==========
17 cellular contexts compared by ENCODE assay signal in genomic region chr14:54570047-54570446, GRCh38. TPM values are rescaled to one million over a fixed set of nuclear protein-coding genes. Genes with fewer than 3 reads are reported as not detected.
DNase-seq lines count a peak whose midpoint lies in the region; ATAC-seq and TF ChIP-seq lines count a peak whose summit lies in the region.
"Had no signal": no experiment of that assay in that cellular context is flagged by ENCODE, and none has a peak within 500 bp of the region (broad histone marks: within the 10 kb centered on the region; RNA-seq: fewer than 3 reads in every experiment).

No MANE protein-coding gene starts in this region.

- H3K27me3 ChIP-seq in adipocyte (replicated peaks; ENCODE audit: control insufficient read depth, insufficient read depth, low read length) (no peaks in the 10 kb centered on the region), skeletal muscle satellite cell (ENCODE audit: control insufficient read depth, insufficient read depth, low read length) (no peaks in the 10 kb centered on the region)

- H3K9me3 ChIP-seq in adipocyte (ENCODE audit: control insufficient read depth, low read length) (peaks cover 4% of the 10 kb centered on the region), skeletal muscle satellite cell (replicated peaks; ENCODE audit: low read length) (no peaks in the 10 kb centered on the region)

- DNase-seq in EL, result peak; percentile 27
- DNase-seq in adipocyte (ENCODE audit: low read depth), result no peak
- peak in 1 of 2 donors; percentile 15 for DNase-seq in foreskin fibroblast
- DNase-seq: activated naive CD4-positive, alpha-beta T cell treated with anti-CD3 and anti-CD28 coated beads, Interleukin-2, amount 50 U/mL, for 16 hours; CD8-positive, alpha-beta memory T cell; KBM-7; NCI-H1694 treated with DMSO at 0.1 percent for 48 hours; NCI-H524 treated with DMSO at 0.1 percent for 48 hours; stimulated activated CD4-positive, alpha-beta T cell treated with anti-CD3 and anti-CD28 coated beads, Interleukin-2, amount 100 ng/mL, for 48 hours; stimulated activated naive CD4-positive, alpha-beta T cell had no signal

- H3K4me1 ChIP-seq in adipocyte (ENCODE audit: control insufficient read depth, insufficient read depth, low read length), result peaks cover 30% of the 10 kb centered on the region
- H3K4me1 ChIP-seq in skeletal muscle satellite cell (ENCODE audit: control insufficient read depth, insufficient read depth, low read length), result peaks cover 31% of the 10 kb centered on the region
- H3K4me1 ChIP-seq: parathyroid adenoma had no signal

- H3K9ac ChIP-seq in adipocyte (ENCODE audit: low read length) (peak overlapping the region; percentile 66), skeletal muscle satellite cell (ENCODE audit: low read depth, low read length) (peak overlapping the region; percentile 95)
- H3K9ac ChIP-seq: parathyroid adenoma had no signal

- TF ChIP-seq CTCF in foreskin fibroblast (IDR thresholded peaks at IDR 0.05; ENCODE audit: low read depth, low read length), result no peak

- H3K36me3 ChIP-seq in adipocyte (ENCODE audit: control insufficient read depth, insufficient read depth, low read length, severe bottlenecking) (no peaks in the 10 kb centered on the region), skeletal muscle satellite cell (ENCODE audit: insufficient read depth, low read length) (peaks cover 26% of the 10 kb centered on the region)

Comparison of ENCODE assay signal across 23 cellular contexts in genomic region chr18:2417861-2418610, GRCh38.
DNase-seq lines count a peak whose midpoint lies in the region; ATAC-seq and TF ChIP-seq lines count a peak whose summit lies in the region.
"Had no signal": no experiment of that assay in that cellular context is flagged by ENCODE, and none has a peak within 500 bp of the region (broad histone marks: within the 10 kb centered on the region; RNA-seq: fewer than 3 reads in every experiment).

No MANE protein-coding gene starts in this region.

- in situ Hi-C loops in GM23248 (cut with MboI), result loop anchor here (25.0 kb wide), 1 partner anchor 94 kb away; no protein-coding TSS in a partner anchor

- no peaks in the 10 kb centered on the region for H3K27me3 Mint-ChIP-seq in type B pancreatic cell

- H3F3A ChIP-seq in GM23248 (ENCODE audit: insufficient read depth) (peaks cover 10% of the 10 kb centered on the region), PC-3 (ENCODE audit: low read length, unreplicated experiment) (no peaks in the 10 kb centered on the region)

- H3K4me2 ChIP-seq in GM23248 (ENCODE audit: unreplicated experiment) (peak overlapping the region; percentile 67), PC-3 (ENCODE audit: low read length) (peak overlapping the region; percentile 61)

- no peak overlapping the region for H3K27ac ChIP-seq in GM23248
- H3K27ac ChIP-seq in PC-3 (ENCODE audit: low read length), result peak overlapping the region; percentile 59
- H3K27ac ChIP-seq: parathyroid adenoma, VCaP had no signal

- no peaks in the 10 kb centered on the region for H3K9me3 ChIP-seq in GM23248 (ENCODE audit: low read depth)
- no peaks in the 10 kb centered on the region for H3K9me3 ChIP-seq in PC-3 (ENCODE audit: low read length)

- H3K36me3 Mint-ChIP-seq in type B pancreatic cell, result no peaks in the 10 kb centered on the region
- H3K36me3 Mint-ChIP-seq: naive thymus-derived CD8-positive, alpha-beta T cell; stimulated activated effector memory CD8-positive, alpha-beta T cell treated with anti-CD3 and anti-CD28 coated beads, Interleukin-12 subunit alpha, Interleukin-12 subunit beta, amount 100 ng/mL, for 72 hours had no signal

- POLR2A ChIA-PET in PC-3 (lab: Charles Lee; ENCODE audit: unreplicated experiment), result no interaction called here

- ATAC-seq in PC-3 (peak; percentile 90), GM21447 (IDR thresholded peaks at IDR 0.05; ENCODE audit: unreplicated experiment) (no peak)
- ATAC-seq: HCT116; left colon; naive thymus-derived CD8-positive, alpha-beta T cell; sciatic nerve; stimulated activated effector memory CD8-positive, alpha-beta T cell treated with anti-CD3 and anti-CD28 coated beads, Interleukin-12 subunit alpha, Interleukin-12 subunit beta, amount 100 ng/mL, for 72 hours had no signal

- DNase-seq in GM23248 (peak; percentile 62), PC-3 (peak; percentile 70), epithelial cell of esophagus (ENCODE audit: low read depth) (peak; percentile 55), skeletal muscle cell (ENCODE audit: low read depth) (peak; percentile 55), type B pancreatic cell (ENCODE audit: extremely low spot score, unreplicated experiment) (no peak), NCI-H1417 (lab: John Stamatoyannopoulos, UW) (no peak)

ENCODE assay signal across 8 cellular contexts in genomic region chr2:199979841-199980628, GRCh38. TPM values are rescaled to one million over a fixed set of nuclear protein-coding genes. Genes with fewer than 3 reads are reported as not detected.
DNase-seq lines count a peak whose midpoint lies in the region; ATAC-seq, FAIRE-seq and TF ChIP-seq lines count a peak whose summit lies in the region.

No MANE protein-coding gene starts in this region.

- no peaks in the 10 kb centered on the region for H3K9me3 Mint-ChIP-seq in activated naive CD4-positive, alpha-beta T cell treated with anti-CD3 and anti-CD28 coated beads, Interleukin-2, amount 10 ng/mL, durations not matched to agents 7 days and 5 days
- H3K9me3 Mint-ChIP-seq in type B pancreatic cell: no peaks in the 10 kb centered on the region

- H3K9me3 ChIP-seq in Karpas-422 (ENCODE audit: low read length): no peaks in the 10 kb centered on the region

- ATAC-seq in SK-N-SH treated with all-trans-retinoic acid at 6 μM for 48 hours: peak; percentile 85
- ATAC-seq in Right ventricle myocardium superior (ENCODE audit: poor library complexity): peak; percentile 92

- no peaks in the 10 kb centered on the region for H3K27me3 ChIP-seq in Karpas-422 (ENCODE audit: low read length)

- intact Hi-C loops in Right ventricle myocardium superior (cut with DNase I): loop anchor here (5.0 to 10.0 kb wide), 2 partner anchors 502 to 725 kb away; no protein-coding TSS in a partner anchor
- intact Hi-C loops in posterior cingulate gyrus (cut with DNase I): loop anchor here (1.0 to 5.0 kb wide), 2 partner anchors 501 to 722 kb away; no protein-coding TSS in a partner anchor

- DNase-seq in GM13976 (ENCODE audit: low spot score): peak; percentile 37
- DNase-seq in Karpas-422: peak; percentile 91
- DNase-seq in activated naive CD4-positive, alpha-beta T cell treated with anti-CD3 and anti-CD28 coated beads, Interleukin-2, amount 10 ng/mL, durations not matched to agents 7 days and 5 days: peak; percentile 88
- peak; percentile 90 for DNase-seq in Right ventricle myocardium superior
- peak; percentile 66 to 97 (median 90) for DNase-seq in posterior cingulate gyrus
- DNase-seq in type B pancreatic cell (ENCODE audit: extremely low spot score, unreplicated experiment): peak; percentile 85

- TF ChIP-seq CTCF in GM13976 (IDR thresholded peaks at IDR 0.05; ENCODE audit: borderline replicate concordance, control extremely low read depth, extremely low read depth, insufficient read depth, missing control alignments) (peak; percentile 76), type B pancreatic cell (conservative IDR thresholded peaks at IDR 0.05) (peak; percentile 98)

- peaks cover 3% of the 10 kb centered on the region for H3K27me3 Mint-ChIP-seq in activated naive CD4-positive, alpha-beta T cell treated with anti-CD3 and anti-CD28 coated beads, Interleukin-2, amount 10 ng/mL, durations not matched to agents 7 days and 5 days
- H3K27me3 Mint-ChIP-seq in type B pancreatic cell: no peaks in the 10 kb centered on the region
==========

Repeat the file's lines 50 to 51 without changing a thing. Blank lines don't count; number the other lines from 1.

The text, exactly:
- DNase-seq in activated naive CD4-positive, alpha-beta T cell treated with anti-CD3 and anti-CD28 coated beads, Interleukin-2, amount 10 ng/mL, durations not matched to agents 7 days and 5 days: peak; percentile 88
- peak; percentile 90 for DNase-seq in Right ventricle myocardium superior